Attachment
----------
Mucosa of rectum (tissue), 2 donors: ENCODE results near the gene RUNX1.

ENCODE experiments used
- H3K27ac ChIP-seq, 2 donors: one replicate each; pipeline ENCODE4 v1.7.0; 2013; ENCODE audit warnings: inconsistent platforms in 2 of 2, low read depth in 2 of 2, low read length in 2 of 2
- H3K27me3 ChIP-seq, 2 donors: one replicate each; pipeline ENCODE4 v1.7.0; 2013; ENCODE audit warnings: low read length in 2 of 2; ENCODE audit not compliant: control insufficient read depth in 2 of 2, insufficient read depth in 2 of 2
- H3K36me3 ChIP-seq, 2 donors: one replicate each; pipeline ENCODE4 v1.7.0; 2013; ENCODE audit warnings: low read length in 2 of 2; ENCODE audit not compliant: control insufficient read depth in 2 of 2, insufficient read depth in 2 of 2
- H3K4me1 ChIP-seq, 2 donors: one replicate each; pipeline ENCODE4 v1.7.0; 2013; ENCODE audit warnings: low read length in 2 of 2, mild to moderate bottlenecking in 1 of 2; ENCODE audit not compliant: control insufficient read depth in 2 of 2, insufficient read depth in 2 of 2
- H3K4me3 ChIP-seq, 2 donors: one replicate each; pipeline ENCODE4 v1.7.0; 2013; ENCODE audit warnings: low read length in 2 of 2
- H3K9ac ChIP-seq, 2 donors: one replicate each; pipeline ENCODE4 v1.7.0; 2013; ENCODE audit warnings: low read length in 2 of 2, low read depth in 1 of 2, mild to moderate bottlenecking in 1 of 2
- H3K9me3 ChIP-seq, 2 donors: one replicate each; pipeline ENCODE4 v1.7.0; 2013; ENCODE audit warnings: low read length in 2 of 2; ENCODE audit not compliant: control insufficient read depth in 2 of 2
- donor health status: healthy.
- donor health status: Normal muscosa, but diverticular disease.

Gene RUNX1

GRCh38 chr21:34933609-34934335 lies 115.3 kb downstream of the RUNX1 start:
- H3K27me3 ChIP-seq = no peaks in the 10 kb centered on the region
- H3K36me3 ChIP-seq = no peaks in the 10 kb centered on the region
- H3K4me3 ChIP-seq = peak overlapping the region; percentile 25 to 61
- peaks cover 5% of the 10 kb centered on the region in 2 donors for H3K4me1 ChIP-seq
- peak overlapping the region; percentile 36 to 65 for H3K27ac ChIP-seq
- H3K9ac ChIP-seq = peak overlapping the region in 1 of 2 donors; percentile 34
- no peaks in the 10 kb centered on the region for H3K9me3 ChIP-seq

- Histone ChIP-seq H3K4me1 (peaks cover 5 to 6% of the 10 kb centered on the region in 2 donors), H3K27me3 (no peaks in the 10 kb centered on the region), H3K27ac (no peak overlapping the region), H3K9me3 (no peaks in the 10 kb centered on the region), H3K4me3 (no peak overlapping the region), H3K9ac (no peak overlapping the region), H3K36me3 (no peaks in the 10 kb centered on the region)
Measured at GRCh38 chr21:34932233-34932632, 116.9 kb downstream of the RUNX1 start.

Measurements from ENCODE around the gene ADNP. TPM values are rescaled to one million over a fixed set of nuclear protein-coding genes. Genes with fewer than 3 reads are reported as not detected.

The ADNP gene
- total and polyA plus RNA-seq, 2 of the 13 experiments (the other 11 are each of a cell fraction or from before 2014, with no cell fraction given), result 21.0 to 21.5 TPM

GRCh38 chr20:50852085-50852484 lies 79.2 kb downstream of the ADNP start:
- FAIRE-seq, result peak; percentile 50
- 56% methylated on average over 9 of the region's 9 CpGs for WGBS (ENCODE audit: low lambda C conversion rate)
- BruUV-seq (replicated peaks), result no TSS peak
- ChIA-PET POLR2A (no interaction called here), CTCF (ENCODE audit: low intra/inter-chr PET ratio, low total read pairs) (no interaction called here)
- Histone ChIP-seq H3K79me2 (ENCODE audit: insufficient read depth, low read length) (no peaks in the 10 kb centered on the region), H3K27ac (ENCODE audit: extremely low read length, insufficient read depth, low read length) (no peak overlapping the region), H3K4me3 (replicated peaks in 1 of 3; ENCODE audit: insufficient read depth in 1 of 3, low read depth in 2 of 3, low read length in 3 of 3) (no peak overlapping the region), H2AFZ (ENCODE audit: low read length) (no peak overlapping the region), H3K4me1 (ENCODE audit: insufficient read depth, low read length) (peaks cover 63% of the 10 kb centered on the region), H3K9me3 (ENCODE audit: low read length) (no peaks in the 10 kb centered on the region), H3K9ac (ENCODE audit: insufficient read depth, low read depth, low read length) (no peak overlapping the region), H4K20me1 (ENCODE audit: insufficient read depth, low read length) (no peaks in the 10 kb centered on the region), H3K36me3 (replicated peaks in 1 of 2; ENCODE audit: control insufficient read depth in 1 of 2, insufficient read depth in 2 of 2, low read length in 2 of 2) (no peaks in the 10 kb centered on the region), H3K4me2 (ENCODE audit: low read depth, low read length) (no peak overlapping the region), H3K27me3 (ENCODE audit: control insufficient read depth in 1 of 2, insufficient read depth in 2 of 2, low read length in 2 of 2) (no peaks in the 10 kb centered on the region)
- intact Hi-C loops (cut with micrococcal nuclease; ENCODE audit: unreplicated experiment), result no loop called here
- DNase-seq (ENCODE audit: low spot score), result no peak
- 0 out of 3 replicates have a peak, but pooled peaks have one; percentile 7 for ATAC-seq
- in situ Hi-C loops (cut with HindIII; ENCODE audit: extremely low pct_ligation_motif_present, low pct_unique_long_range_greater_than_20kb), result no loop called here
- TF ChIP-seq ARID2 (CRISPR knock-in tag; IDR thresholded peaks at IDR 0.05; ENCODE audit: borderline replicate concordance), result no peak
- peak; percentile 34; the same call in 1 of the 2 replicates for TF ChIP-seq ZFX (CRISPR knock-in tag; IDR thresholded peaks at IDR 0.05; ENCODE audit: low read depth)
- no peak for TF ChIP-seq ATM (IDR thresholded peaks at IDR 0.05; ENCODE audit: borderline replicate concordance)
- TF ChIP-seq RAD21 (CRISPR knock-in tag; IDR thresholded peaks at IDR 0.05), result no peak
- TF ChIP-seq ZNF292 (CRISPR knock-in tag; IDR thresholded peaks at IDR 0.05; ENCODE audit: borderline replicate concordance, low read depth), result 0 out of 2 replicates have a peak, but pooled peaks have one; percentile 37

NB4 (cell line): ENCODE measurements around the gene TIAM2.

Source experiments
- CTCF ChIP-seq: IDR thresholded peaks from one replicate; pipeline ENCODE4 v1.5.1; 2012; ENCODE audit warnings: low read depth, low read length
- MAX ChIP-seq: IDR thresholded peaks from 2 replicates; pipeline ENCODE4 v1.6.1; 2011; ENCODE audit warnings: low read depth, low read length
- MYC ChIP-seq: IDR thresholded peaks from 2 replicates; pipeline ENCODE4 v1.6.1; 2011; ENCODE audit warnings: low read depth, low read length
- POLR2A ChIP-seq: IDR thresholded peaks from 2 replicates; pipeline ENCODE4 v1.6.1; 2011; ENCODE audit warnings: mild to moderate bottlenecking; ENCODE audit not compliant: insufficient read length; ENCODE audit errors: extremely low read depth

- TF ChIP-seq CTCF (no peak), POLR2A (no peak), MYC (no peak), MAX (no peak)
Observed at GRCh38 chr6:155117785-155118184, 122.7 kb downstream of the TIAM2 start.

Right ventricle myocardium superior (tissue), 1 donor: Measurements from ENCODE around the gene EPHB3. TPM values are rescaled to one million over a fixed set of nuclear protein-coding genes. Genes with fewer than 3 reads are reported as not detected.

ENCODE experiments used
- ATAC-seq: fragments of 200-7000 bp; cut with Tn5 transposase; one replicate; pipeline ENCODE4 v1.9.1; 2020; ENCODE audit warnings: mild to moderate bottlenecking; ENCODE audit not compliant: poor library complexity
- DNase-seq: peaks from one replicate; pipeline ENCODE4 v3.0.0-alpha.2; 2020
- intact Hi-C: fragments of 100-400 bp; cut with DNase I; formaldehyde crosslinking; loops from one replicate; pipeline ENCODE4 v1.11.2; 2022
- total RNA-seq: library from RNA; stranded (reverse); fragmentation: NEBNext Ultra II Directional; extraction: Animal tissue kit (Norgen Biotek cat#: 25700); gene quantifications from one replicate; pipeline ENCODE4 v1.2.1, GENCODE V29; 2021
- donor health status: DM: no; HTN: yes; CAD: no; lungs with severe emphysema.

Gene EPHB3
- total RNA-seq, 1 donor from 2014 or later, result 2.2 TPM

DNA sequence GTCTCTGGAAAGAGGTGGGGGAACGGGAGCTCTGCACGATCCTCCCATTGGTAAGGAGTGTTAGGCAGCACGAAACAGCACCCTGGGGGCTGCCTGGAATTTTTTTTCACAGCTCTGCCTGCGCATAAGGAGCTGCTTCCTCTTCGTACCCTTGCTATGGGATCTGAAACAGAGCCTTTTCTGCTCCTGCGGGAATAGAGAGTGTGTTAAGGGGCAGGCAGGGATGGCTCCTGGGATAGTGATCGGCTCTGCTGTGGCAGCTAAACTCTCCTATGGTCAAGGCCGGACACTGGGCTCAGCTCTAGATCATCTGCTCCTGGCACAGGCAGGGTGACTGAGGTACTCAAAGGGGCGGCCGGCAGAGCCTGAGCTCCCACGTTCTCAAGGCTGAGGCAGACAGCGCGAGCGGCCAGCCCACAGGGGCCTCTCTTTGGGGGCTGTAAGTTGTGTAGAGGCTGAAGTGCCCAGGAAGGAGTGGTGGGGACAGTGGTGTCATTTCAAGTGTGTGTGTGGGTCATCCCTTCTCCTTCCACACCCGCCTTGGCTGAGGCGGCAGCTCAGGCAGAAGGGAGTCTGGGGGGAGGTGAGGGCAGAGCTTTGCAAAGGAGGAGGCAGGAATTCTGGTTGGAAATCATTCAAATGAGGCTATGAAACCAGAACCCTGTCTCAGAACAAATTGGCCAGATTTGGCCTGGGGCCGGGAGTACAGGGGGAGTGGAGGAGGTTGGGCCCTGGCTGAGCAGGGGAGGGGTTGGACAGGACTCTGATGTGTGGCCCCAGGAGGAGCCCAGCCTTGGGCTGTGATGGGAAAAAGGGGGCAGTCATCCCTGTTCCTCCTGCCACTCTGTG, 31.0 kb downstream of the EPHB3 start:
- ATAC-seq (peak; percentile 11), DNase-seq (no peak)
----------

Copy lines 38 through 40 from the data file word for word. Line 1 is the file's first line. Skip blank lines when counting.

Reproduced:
- no peak for TF ChIP-seq ATM (IDR thresholded peaks at IDR 0.05; ENCODE audit: borderline replicate concordance)
- TF ChIP-seq RAD21 (CRISPR knock-in tag; IDR thresholded peaks at IDR 0.05), result no peak
- TF ChIP-seq ZNF292 (CRISPR knock-in tag; IDR thresholded peaks at IDR 0.05; ENCODE audit: borderline replicate concordance, low read depth), result 0 out of 2 replicates have a peak, but pooled peaks have one; percentile 37